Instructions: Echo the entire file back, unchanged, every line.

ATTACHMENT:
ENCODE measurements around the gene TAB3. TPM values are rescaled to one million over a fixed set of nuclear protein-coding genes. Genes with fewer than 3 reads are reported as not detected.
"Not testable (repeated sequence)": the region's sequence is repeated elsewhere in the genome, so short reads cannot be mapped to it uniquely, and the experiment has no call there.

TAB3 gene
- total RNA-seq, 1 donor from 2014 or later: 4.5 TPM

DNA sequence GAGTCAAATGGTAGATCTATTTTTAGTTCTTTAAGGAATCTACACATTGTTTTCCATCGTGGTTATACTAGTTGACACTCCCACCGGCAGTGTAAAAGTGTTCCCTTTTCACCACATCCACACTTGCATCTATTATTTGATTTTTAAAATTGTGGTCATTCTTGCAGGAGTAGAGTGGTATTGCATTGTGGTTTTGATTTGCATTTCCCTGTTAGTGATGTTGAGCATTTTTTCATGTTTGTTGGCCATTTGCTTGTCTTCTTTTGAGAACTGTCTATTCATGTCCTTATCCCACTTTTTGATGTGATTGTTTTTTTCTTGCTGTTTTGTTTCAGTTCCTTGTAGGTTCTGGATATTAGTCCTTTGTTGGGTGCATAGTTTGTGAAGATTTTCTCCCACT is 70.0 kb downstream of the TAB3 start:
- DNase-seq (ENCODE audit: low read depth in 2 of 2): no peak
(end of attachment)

ENCODE measurements around the gene TAB3. TPM values are rescaled to one million over a fixed set of nuclear protein-coding genes. Genes with fewer than 3 reads are reported as not detected.
"Not testable (repeated sequence)": the region's sequence is repeated elsewhere in the genome, so short reads cannot be mapped to it uniquely, and the experiment has no call there.

TAB3 gene
- total RNA-seq, 1 donor from 2014 or later: 4.5 TPM

DNA sequence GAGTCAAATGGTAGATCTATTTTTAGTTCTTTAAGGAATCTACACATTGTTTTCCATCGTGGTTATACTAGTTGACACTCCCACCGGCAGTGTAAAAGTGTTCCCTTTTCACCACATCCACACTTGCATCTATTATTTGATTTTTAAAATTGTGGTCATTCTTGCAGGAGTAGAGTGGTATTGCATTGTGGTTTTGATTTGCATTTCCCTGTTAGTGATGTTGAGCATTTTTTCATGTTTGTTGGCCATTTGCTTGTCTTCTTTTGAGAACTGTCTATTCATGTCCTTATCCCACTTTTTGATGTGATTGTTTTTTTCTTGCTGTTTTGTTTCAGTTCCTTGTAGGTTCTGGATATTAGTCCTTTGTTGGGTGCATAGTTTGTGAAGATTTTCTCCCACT is 70.0 kb downstream of the TAB3 start:
- DNase-seq (ENCODE audit: low read depth in 2 of 2): no peak